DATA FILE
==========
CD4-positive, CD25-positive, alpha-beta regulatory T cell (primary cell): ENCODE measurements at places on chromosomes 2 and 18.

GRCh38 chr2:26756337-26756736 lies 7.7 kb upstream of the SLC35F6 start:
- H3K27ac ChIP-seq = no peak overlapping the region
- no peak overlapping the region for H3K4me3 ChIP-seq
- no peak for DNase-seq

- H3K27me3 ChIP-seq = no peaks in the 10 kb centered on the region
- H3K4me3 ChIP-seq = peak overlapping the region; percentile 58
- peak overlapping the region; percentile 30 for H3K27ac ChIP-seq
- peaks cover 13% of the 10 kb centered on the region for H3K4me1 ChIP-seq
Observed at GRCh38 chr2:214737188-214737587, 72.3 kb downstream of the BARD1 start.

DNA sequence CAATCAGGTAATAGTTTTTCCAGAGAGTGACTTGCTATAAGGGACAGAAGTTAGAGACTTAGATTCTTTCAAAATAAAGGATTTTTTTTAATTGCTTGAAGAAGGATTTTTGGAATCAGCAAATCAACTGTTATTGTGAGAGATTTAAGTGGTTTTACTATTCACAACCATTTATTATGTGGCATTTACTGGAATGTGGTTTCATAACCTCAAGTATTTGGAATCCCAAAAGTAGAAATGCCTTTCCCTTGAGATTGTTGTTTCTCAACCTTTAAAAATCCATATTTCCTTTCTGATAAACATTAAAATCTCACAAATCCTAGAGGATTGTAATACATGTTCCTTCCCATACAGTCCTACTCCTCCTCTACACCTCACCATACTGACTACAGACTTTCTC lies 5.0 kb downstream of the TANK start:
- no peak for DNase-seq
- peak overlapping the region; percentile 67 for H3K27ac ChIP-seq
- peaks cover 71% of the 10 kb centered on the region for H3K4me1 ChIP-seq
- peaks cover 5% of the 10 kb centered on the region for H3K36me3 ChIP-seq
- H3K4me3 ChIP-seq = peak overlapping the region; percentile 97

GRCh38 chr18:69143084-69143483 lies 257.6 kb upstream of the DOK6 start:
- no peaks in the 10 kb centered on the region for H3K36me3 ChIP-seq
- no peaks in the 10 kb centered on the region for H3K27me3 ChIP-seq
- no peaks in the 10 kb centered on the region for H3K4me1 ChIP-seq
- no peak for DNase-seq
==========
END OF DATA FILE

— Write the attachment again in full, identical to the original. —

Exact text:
CD4-positive, CD25-positive, alpha-beta regulatory T cell (primary cell): ENCODE measurements at places on chromosomes 2 and 18.

GRCh38 chr2:26756337-26756736 lies 7.7 kb upstream of the SLC35F6 start:
- H3K27ac ChIP-seq = no peak overlapping the region
- no peak overlapping the region for H3K4me3 ChIP-seq
- no peak for DNase-seq

- H3K27me3 ChIP-seq = no peaks in the 10 kb centered on the region
- H3K4me3 ChIP-seq = peak overlapping the region; percentile 58
- peak overlapping the region; percentile 30 for H3K27ac ChIP-seq
- peaks cover 13% of the 10 kb centered on the region for H3K4me1 ChIP-seq
Observed at GRCh38 chr2:214737188-214737587, 72.3 kb downstream of the BARD1 start.

DNA sequence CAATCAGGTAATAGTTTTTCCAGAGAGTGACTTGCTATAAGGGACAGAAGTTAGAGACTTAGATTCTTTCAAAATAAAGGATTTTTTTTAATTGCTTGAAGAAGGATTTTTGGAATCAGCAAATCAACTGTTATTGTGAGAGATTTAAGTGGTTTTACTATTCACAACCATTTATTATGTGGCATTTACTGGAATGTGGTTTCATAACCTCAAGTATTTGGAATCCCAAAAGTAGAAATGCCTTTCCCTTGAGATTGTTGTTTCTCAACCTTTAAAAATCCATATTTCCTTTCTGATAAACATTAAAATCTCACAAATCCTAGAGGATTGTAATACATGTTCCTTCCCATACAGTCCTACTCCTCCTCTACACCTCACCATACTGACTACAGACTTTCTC lies 5.0 kb downstream of the TANK start:
- no peak for DNase-seq
- peak overlapping the region; percentile 67 for H3K27ac ChIP-seq
- peaks cover 71% of the 10 kb centered on the region for H3K4me1 ChIP-seq
- peaks cover 5% of the 10 kb centered on the region for H3K36me3 ChIP-seq
- H3K4me3 ChIP-seq = peak overlapping the region; percentile 97

GRCh38 chr18:69143084-69143483 lies 257.6 kb upstream of the DOK6 start:
- no peaks in the 10 kb centered on the region for H3K36me3 ChIP-seq
- no peaks in the 10 kb centered on the region for H3K27me3 ChIP-seq
- no peaks in the 10 kb centered on the region for H3K4me1 ChIP-seq
- no peak for DNase-seq